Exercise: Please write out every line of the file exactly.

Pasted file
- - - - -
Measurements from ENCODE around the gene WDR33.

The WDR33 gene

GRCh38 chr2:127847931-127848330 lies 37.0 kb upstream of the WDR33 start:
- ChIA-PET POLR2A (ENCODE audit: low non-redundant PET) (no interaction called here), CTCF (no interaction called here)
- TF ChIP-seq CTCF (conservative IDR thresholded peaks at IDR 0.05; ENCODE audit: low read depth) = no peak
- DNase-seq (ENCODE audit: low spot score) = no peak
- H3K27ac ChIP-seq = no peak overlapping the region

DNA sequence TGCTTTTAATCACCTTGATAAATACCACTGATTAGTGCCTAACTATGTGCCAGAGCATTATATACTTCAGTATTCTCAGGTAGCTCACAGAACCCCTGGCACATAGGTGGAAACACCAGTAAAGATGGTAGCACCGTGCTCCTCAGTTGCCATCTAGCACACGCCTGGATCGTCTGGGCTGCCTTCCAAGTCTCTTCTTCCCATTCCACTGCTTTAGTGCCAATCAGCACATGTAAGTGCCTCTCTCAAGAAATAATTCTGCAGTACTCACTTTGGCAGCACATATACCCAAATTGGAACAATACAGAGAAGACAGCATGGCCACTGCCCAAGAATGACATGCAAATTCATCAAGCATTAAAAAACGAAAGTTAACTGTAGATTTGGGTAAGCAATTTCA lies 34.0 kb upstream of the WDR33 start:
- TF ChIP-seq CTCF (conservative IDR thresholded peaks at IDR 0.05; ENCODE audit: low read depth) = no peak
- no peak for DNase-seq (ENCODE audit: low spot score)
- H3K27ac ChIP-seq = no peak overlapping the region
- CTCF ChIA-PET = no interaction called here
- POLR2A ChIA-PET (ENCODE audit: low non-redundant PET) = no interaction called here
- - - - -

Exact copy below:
Measurements from ENCODE around the gene WDR33.

The WDR33 gene

GRCh38 chr2:127847931-127848330 lies 37.0 kb upstream of the WDR33 start:
- ChIA-PET POLR2A (ENCODE audit: low non-redundant PET) (no interaction called here), CTCF (no interaction called here)
- TF ChIP-seq CTCF (conservative IDR thresholded peaks at IDR 0.05; ENCODE audit: low read depth) = no peak
- DNase-seq (ENCODE audit: low spot score) = no peak
- H3K27ac ChIP-seq = no peak overlapping the region

DNA sequence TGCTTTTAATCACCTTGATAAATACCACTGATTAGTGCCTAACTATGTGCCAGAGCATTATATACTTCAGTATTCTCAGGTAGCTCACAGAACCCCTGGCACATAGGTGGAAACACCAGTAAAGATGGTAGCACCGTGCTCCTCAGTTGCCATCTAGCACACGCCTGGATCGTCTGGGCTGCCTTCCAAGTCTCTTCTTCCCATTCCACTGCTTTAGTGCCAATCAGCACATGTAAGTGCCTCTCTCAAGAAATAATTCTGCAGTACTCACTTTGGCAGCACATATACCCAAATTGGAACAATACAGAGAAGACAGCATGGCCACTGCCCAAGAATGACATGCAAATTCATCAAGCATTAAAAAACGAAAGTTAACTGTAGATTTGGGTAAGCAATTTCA lies 34.0 kb upstream of the WDR33 start:
- TF ChIP-seq CTCF (conservative IDR thresholded peaks at IDR 0.05; ENCODE audit: low read depth) = no peak
- no peak for DNase-seq (ENCODE audit: low spot score)
- H3K27ac ChIP-seq = no peak overlapping the region
- CTCF ChIA-PET = no interaction called here
- POLR2A ChIA-PET (ENCODE audit: low non-redundant PET) = no interaction called here